Saturday, November 14, 2015

Deborah Bachiler Poem

This poem was written by Mrs. Elizabeth Hoxie and read in 1903 when a bronze tablet was placed at the Sandwich home of Deborah (Bachiler) Wing. Deborah was the daughter of the Rev. Stephen Bachiler and the wife of Rev. John Wing. I have several lines of descent from Deborah's father so she is my 1oth or 11th great-grandaunt depending on the line. 

Long years ago in England,

When England yet was young,
Where the River Test flows softly,
Twixt banks of brightest green,
And Queen Elfrida's convent,
through the arching trees is seen.
Softly she sang her childish thoughts,         
As the daisies her small feet pressed;
Softly she touched the fragrant flowers,
Or watched the wild birds nest.
And this is the song the wee maid sang:
"There's never a day without a cloud
Or a joy without a sorrow:
And the sun that sets in the rain tonight
Will shine for me tomorrow."
The preacher prayed inside the church
For a conscience freed from sin,
While the little child in innocence
Caught the heavenly voice within--
"Father I stood by the river
just as the moon went down,
And it lighted the church of Wherewell
As if with a golden crown.
And Father, I saw a vision;
Dost thou think that children may?"
"And what was the vision daughter?
Tell it to me, pray."
Her dark eyes grew more earnest,
While steady and strong was she;
"I saw four boys and a woman
In a vessel upon the sea.
And she was sad and lonely;
And a man that looked like thee
Stood near; and there was sound of weeping,
And the woman looked like me."
"Didst see aught else, my daughter?"
And he thought of the threatening storm
Of church and state and conscience,
And his weary heart grew warm.
For might not his little maiden
Be chosen of God to warn
Benighted, priest ridden England
Of the rise of a brighter dawn?
Earnest and still that fair child stood,
As Deborah stood of old,
And God's grace shone upon her
While she her vision told.
It came again unto her,
The same foreshadowing truth;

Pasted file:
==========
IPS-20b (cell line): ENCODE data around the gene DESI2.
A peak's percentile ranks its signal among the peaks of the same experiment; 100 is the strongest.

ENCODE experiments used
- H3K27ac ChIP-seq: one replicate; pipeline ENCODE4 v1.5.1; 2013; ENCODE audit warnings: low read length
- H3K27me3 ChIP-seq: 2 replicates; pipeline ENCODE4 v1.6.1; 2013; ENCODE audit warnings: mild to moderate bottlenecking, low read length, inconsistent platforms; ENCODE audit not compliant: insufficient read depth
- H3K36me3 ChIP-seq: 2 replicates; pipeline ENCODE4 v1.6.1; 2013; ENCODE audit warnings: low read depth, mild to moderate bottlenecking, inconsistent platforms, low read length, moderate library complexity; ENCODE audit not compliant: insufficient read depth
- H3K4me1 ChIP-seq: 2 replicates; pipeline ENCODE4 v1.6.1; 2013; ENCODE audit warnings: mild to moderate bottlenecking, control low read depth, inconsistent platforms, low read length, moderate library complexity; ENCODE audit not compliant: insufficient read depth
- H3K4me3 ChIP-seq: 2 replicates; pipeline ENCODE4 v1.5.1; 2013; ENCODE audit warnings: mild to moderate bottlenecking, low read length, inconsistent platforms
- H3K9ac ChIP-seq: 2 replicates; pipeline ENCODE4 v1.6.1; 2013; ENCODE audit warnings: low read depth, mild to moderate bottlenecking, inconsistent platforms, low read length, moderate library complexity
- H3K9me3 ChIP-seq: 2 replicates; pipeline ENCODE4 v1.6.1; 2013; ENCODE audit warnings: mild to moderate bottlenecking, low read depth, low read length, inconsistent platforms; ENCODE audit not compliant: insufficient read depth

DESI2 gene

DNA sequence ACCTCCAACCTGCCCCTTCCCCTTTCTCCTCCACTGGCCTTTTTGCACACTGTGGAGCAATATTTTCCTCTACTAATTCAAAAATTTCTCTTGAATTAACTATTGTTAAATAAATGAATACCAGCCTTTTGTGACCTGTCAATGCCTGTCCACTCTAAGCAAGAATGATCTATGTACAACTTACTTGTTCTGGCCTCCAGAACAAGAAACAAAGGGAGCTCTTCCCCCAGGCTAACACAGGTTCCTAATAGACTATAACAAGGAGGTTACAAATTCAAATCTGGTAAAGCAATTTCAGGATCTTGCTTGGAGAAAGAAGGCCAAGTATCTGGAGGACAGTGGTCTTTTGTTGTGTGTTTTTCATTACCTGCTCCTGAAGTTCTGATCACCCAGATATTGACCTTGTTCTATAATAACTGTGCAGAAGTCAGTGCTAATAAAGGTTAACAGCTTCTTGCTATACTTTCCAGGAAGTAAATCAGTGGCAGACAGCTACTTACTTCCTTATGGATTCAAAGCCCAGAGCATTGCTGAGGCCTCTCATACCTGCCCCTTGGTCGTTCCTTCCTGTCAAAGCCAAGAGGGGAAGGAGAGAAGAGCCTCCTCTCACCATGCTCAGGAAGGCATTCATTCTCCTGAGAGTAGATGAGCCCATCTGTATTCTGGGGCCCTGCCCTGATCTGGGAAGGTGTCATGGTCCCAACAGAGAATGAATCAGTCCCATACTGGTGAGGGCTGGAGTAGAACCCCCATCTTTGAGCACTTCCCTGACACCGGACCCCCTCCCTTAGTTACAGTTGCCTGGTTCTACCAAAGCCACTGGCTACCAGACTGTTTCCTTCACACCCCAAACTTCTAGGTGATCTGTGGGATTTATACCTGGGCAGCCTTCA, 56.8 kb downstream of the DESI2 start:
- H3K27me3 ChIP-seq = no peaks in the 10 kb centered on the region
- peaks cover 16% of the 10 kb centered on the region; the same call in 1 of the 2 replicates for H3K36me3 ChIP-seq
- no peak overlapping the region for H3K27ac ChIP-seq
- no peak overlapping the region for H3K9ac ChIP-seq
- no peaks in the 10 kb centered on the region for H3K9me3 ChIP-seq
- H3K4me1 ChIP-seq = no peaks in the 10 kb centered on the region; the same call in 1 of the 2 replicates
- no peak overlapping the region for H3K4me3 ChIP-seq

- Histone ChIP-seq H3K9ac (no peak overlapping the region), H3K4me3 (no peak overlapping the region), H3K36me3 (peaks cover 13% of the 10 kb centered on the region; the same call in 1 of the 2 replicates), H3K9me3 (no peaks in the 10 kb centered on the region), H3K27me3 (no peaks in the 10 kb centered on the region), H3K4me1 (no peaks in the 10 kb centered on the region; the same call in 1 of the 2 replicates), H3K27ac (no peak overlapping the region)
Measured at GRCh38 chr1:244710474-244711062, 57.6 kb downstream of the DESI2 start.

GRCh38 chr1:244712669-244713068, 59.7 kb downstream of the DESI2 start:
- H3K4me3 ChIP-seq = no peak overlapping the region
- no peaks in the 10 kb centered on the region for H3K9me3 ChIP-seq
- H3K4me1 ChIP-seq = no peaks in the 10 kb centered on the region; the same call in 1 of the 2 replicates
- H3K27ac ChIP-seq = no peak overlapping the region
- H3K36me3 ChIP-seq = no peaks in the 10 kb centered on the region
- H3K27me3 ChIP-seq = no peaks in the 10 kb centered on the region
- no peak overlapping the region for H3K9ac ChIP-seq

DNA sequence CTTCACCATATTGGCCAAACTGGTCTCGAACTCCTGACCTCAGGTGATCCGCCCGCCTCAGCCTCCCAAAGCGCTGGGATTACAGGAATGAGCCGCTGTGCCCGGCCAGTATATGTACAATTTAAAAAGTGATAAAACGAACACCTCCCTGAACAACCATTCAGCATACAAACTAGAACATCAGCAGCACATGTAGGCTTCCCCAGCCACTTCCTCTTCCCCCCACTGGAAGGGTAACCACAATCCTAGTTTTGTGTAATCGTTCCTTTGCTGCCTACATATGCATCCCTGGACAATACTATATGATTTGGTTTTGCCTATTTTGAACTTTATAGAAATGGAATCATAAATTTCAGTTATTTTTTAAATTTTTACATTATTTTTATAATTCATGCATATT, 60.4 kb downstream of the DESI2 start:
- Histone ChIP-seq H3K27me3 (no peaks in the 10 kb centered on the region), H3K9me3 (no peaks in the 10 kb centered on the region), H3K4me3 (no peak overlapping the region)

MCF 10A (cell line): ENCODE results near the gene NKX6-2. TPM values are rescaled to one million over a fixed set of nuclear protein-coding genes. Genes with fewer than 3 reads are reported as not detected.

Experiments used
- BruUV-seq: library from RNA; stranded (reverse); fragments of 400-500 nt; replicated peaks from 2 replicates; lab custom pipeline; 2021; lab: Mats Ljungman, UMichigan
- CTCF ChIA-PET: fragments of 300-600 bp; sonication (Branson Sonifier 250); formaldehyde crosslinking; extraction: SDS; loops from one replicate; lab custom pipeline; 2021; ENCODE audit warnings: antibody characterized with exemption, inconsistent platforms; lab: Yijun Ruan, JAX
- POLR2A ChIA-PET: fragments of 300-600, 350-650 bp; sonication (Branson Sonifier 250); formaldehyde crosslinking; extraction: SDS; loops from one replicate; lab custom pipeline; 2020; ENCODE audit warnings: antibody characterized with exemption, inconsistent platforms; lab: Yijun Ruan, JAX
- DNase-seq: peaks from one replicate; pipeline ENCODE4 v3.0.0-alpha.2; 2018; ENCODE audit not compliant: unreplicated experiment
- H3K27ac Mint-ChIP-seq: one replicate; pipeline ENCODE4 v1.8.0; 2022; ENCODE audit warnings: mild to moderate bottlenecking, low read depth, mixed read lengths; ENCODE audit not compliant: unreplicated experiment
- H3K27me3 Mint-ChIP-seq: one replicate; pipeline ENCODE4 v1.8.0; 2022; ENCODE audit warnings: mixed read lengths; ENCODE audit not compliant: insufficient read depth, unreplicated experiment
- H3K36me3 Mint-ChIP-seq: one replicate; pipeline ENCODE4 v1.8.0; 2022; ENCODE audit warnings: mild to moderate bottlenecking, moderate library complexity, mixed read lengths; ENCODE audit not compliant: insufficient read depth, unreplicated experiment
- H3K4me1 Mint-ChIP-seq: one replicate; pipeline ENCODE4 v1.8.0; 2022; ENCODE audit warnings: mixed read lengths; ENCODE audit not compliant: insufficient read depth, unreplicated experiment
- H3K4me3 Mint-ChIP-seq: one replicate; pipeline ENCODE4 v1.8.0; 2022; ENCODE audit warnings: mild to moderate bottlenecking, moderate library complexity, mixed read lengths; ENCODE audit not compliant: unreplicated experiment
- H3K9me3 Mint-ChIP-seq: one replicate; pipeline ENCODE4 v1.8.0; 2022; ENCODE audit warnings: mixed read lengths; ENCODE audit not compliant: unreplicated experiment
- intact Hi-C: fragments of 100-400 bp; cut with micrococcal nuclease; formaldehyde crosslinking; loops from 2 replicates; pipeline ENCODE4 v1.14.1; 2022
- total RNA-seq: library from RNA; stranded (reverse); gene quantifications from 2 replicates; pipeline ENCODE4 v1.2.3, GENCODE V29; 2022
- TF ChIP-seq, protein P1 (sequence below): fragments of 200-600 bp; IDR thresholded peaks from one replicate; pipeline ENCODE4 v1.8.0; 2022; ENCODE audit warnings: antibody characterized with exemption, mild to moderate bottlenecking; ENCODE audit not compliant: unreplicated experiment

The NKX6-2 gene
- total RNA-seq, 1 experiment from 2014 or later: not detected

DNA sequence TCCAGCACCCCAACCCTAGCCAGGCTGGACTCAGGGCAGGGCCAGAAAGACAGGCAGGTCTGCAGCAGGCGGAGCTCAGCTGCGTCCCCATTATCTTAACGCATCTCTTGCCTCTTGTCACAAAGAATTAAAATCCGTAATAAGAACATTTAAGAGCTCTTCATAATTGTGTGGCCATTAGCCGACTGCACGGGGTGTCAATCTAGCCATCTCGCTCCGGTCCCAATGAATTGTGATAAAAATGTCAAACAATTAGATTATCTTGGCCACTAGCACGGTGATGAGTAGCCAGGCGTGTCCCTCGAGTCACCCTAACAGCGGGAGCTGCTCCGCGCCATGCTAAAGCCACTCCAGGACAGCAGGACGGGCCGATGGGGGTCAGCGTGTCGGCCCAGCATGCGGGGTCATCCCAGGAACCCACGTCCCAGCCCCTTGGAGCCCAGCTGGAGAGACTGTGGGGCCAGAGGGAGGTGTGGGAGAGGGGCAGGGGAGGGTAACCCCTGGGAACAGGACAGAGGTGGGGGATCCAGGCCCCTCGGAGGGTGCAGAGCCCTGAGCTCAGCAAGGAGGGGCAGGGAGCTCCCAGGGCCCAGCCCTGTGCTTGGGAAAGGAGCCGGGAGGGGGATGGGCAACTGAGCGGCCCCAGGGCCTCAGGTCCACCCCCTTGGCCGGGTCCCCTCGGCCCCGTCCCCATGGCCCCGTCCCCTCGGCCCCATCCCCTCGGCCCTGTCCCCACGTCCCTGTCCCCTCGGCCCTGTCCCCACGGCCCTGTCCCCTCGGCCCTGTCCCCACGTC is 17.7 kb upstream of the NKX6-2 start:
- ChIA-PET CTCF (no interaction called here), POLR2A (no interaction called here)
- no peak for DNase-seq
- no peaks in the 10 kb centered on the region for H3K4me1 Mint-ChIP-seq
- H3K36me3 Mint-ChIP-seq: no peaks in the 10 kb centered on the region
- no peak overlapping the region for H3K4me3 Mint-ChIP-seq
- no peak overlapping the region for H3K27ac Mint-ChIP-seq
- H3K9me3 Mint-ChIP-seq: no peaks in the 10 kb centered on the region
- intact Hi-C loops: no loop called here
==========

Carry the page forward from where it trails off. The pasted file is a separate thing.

And with a tiny hand extended,
She saw through the bounds of youth.
"Father, I see the vessel,
And many are there, who make
The air resound with prayers
For God and conscience sake."
Scarce eighteen summers now have come and gone,
With each clouds of sunshine on the way;
Life's story glimmers bright with youthful song,
And earnest hours have changed from foolish play.
The little child unto a maiden fair has grown;
A strong souled man has looked into her eyes,
And from her heart her girlhood's song has flown.
While in it's place thoughts strange and sweet arise
Across her sunny pathway
With young love's wooing came
Young John, the stalwart preacher,
With words of sweetest flame.
"Deborah, beloved maiden,
Thou art dear, and unto thee
Give I all my heart; now answer,
Givest thou thine to me?"
Deborah, the gentle maid,
With her eyes of dusky brown,
Answered softly, "John, I love thee"
With her fair face drooping down.
Think ye then that John the preacher
E'er remembered priestly gown,
With that sweet faced maid before him
With her hair of burnished brown?
Nay, for in his arms he gathered
Her love unto his heart;
"God do ill and more to me, love
If I fail to do my part."
Came there then no thought or vision?
Forgotten was the prophesy
Of the sad-eyed lonely woman
Out upon the stormy sea.
A few more years have come and gone
While joy and sadness into life have grown.
We see the blessings of the children five,
We hear the sadness of the widow's moan.
The vision given in the fleeting years long gone,
Seems nearing now it's strange, sad truth to prove.
the woman on the stormy sea forlorn,
In spirit hath no confines to her love.
Ah rare indeed that company
The Lord did send out that day!
Did the little ship The Francis
Sail calmly on it's way?
Sail, stately ship, more proudly;
Thy banners all unfurled;
Thou carry'st wondrous tidings
Unto an unknown world.
Oh, Shawme Lake, by Indians called, how fair!
We greet thee now, unknown to world and fame.
Oh Sandwich! Unto thee we give our love--
For in her longing heart she gave thee name.

Rev. Stephen Bachiler                                  Rev. Stephen Bachiler
Ann Bachiler                                                  Theodate Bachiler
John Sanborn                                                Hannah Hussey
Joseph Sanborn                                            Mary Smith
Mary Sanborn                                               Elisha Marston
Jeremiah Prescott                                        Mary Marston
Elisha Prescott                                             Hannah Prescott - Same as on left
Hannah Prescott - same as on right
Mary Edgecomb
Benjamin Perley Philbrick
Lizzie Philbrick
Ray Everett Cotton
Fern Lyndell Cotton - my grandmother

Rev. Stephen Bachiler
Nathaniel Bachiler
Nathaniel Bachiler
Abigail Bachiler
Elizabeth Dearborn
John Garland
Richard Garland
Alice Garland
Richard Hayes
Sydney Hayes
George Hayes
Eva Delphinia Hayes
Linona Alice Yates - my grandmother

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